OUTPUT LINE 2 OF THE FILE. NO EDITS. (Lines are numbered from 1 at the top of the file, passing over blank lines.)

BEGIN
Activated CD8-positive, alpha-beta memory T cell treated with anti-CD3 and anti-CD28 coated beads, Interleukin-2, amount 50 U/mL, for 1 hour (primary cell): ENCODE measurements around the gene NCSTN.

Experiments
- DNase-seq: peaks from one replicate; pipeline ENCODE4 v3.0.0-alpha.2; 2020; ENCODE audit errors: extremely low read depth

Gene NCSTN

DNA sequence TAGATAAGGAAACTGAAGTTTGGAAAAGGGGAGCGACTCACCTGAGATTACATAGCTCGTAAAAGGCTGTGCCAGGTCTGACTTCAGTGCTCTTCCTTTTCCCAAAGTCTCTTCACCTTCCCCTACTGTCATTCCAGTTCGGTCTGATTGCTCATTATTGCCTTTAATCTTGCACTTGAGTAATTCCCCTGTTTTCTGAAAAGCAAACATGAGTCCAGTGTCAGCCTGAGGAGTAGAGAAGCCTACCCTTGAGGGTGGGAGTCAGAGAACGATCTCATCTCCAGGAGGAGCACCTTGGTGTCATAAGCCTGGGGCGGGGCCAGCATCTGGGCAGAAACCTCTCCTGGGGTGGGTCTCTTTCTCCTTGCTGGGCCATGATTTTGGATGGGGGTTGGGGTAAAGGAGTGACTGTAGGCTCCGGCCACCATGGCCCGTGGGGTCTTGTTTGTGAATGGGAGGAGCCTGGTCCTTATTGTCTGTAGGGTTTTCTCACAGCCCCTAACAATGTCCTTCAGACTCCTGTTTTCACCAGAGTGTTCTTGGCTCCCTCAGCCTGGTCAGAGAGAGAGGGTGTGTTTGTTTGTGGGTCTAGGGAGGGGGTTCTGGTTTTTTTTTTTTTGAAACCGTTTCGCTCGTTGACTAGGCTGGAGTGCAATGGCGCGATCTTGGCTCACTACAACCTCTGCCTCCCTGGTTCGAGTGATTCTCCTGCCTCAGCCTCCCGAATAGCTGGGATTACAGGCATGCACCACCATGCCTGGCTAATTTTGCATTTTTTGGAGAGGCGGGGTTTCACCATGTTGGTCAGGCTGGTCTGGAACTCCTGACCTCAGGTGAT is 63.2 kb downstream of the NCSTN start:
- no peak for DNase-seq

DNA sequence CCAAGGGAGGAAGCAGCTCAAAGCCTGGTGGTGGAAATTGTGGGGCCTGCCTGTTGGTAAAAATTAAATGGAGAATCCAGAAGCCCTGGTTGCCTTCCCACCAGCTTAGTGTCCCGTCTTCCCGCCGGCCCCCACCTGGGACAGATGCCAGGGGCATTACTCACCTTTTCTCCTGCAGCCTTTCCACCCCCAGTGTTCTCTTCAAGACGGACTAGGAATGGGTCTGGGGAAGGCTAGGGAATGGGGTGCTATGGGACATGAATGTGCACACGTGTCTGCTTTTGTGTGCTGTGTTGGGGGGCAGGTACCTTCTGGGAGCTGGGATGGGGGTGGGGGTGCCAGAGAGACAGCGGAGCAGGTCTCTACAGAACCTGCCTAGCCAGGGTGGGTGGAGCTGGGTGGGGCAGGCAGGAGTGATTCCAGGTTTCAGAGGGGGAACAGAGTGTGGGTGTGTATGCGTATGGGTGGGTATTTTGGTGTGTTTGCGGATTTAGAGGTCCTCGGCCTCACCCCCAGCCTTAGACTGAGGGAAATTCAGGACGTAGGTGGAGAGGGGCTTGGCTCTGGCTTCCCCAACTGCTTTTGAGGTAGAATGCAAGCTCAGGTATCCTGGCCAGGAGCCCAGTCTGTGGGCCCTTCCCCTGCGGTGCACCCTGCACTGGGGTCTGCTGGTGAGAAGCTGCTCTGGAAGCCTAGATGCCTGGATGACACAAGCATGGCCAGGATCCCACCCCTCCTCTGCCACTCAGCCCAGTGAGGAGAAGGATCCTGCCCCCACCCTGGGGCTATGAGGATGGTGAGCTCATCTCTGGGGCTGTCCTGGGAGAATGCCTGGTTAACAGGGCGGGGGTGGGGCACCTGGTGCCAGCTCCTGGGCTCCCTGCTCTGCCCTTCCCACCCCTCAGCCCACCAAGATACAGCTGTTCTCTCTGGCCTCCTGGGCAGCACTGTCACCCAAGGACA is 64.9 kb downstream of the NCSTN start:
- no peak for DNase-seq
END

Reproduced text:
Experiments